Designer Vaginas: Separating Fact from Fiction

A recent study published in the Obstetrics and Gynecology edition of the online journal BMJ Open has shown a disturbing amount of inaccurate and misleading information regarding the growing trend of “designer vaginas.” This term refers to female genital cosmetic surgery (FGCS) procedures, such as altering the shape of the labia, for women who wish to change the way their genitals look. In this study, researchers searched online for private providers of FGCS services and examined the top 5 UK and U.S. websites found. Their goal was to determine the breadth, depth, and quality of information provided by examining 16 information categories, including the types of procedures offered, success rates, and risks involved. In studying these websites, researchers identified 72 different procedures offered, although a lack of standard terminology made it difficult to determine an exact number.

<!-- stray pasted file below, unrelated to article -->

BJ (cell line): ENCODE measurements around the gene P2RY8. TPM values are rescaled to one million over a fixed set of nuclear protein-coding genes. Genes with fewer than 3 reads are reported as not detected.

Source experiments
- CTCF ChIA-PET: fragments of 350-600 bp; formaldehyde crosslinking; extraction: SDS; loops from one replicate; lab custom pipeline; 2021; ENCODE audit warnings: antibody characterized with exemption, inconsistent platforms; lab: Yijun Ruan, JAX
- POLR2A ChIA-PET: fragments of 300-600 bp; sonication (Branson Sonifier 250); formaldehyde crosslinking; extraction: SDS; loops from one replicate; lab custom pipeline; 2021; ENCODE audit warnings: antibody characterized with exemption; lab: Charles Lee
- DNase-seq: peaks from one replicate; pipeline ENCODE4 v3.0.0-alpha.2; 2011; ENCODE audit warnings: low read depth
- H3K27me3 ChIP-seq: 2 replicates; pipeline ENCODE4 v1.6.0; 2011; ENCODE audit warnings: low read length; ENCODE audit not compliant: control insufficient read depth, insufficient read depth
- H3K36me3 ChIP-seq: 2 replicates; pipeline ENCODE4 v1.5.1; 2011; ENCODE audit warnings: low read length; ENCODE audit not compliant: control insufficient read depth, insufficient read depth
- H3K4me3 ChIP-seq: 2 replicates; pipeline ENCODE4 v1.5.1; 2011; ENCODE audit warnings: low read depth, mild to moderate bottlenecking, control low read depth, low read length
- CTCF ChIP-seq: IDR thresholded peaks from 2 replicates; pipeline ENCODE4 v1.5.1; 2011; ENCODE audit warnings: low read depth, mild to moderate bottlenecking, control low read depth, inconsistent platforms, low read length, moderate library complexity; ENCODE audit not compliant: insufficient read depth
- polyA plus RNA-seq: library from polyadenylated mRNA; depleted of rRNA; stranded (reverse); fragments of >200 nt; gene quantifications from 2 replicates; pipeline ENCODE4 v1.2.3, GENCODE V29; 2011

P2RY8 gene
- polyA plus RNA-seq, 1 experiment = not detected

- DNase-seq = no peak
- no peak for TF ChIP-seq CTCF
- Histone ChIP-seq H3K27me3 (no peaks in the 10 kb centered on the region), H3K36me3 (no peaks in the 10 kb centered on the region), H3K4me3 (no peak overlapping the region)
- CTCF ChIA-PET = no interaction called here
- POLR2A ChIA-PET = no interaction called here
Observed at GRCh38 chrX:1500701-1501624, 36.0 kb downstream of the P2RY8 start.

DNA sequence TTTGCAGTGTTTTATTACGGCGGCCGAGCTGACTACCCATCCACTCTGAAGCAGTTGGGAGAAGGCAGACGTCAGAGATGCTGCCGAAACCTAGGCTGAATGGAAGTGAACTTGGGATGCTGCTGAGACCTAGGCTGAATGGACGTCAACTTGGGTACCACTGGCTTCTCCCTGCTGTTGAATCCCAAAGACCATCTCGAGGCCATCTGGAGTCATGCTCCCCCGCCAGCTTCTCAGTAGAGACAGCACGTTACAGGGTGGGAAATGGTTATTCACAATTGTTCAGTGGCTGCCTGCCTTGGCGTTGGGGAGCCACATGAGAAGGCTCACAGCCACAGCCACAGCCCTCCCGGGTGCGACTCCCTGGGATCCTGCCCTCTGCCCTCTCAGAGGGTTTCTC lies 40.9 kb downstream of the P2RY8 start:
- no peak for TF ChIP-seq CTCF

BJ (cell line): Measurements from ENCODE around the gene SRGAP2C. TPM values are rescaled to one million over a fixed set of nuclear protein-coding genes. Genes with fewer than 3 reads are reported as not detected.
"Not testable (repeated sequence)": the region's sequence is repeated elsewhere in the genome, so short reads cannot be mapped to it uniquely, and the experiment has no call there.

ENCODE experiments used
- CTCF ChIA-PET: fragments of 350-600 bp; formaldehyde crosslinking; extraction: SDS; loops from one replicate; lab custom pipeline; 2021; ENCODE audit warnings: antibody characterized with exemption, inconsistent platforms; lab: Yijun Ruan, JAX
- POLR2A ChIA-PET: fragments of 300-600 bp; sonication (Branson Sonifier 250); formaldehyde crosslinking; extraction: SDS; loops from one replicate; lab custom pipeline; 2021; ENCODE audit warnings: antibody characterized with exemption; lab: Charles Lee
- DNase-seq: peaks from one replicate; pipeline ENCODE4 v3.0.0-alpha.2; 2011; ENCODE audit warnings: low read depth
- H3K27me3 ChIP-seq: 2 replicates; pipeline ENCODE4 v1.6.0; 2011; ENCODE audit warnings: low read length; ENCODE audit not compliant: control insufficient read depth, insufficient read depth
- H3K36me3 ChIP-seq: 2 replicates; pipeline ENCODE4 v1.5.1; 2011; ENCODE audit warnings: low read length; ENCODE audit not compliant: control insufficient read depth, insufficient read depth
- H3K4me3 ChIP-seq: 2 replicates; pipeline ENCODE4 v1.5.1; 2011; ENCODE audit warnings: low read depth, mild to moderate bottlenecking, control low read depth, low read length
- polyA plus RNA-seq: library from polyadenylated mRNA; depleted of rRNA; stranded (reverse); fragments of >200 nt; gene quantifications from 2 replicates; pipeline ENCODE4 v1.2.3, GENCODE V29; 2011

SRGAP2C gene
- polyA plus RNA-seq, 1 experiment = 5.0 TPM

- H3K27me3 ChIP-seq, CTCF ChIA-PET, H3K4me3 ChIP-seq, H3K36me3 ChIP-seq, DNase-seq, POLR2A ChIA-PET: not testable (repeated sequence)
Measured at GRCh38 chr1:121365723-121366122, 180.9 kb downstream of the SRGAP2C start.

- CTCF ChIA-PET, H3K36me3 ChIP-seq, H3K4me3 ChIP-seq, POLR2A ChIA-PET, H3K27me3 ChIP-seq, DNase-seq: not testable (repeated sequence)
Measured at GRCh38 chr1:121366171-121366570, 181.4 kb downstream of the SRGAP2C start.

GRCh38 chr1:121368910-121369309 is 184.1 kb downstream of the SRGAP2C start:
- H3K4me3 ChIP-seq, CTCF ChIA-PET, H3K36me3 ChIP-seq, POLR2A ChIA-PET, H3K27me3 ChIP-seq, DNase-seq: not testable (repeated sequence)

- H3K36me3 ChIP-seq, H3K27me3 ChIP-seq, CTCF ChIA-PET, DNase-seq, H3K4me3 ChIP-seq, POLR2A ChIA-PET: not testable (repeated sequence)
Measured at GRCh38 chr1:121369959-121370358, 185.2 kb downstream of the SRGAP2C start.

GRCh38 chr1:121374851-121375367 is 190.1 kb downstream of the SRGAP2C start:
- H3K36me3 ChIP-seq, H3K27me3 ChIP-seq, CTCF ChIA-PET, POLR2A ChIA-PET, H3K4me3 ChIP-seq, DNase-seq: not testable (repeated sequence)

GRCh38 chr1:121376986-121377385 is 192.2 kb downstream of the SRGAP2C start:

The websites studied seemed to prey on women’s unfounded fears about the appearance or cleanliness of the vagina. Three of the websites claimed that labial surgery prevents infection and reduces odor, while other sites suggested that labial reduction makes the vagina “sleeker” and “more appealing.” Several of the websites even promised an increase in sexual pleasure following cosmetic surgery. However, the researchers dismiss these claims, stating that they are unsubstantiated and that there are no well-planned long-term studies on the outcomes of FGCS procedures. Only two of the websites included success rates, which ranged from 95% to 100%, although there was no information about what defined success. While all ten of the websites included information about risks, they were significantly downplayed, and four of the websites failed to specifically list any. Another disturbing finding was the failure of all the websites studied to include a lower age limit for these types of procedures (Science Blog).

Although this a small study, it demonstrates the shortcomings of the information currently being offered by private providers of FGCS procedures. The authors highlight the importance of creating a set of guidelines regarding FGCS procedures, and improving the standards of providing information so that women can make fully informed and safe decisions.

Source: Bryner, Jeanna. “‘Designer Vagina’ Websites Need Makeover, Study Suggests.” Live Science. 21 November 2012.